Like most hockey executives around the League, Sharks Executive Vice President and General Manager Doug Wilson is a busy man. With the NHL’s free agency period set to open on July 1, general managers and hockey fans alike are literally counting down the days until Group III unrestricted free agents are permitted to negotiate with any team in the League.
Getting an early start on the annual festivities, Wilson made waves in the free agent pool last week, removing veteran defenseman Craig Rivet from the available list and signing him to a four-year deal. Rivet, who was acquired at last season’s trade deadline from Montreal, was slated to become an unrestricted free agent on July 1.
While Wilson and the Sharks front office acted quickly with Rivet, it remains to be seen whether or not there will be additional business consummated come July 1. However, Wilson and his staff have an established track record of targeting and landing players that fit into the Sharks existing talent group, without compromising the core of the squad.
“Our goal is to build a team that is capable of competing for the Stanley Cup each and every year and keep it together,” said Wilson. “I have always said that we will look at each and every option available whether it is acquiring players through trade like Joe Thornton
, the draft like Marc-Edouard Vlasic
or free agency like Mike Grier.”
|Sharks forward Mike Grier immediately became a fan favorite with his "leave it all on the ice" style of play. |
Last summer, Wilson quietly signed Grier and Curtis Brown to multi-year deals. While the two veteran forwards were not the biggest names in the free agent pool, the duo emerged in 2006-07 as San Jose’s top penalty killing forwards and injected their professional presence into the Sharks young locker room, addressing several needs identified by Wilson and his staff. Grier immediately became a fan favorite with his “leave it all on the ice” style of play and consistently chipped in big goals at key times.
Similar moves by the Sharks front office could be made this summer.
“Under the current cap system, teams have to be cautious of the premium dollars and term that the UFA market tends to lend itself to,” said Wilson. “It can be very counter-productive to keeping your group together long term.”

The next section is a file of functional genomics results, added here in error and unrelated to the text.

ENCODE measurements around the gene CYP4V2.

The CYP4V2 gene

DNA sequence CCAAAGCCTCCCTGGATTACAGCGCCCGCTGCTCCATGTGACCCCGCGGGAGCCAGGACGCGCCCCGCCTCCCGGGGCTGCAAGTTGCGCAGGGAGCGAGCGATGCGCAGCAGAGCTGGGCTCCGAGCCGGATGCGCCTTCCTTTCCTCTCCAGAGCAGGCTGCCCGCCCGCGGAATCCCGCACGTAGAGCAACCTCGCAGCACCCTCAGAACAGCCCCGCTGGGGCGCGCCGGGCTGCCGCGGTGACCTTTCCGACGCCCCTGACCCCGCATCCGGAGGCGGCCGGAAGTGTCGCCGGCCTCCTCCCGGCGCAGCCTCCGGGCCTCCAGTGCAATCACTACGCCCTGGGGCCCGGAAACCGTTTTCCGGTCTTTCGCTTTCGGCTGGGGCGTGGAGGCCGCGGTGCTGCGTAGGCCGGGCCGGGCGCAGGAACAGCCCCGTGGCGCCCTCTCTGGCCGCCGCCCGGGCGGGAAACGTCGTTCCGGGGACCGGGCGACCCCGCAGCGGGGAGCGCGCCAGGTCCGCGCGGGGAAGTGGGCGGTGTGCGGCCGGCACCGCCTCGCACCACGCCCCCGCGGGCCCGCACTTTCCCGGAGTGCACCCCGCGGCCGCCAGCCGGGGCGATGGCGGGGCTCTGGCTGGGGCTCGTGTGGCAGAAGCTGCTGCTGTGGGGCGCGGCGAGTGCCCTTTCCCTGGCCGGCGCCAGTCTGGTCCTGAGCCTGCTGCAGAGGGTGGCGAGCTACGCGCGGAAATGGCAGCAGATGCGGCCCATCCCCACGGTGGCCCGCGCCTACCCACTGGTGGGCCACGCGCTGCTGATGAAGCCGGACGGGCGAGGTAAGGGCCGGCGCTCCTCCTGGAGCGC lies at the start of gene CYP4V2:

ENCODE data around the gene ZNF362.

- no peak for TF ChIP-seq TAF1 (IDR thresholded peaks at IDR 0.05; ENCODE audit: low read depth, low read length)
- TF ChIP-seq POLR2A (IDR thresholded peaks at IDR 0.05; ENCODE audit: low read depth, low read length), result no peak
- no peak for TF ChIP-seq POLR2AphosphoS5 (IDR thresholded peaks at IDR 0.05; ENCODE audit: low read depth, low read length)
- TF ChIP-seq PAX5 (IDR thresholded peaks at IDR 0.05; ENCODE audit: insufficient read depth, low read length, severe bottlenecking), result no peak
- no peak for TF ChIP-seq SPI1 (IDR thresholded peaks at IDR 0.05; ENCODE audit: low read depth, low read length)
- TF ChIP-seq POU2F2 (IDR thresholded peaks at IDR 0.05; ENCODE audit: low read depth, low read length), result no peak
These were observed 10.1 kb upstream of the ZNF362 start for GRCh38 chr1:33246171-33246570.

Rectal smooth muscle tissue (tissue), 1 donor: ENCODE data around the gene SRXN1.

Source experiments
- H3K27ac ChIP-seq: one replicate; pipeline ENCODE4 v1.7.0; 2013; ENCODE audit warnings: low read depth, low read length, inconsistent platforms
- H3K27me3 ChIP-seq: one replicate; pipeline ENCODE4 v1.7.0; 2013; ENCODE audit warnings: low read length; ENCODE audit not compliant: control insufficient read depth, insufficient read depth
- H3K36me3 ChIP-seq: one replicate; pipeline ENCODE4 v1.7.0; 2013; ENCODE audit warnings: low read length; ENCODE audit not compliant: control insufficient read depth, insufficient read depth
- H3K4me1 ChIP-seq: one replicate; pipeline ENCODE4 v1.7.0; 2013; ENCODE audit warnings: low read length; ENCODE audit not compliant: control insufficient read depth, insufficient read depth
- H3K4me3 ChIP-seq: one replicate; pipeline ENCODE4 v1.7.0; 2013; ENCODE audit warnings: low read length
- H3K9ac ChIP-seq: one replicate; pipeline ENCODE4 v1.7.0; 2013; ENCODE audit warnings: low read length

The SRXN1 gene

Should the right deal arise however, Wilson and the Sharks have shown the willingness to go after a high-profile player. In 2005-06, the Sharks dealt regulars Marco Sturm, Brad Stuart and Wayne Primeau to Boston for Bruins captain Joe Thornton
That move propelled the Sharks into the second round of the playoffs as Thornton earned MVP honors for his performance. Wilson has said that had the club not had Milan Michalek, Joe Pavelski
and Matt Carle coming up in the pipeline, making the Thornton trade would have been much more difficult.
And while all eyes remain focused on hockey’s silver chalice, the success that Wilson has crafted over the past three seasons is hard to argue with, as the team has been in contention for the big prize each season. During that span, San Jose’s 138 wins ranks fourth among all NHL teams. Only the Anaheim Ducks and Ottawa Senators have appeared in as many playoff rounds as the Sharks (7) and only the Ducks have won more series.
Perhaps overlooked in the exuberance of high-profile free agent signings is the other door that the July 1 deadline opens: contract negotiations. Under the collective bargaining agreement, teams are allowed to begin talking with their own players about possible contract extensions beginning July 1st of the year the player’s contract is set to expire.
Wilson has gone on record several times stating that he not make any moves around the July 1 timeframe that would hinder the Sharks chances of re-signing Thornton or Captain Patrick Marleau
. A quick look around the NHL finds several teams in a quandary come this July 1 where they may not be in the market to add a key free agent and could witness one or two of their tops stars flee via free agency, leaving the club with nothing to show for it.
While the Sharks will certainly look to bolster their lineup by shopping in the free agent market, re-signing current players like Thornton, Marleau, Brown and Patrick Rissmiller (all slated for unrestricted free agency in summer of 2008) will be equally important. San Jose may also look to negotiate new deals with Steve Bernier, Matt Carle, Ryane Clowe
, Christian Ehrhoff, Marcel Goc, Joe Pavelski
and Milan Michalek. Each of those players are slated for restricted free agency after the 2008-09 season.
“Keeping this group together is a priority,” said Wilson.
“It’s an exciting time of the year for our organization and all of our fans,” said Sharks President and Chief Executive Officer Greg Jamison. “I think Doug and his staff have shown the willingness to add the right pieces to the team at the right time. Our track record is that we have always done what we needed to do at the appropriate time. We have always said we will explore all options to make this team better.”
To keep up with the latest free agency news and everything Sharks hockey, Crash the Net at www.sjsharks.com.
NHL SALARY CAP SET AT $50 MILLION
The NHL's salary cap is on the rise. The League and NHL Players' Association announced Friday that teams will be able to spend up to $50.3 million (US) on players next season. This year's cap was set at $44 million.
The minimum teams will be forced to spend in 2007-08 is $34.3 million. When the League and union returned from the lockout for the 2005-06 season, the first NHL salary cap was $39 million. Less than two years later, it has already grown by almost 29 per cent.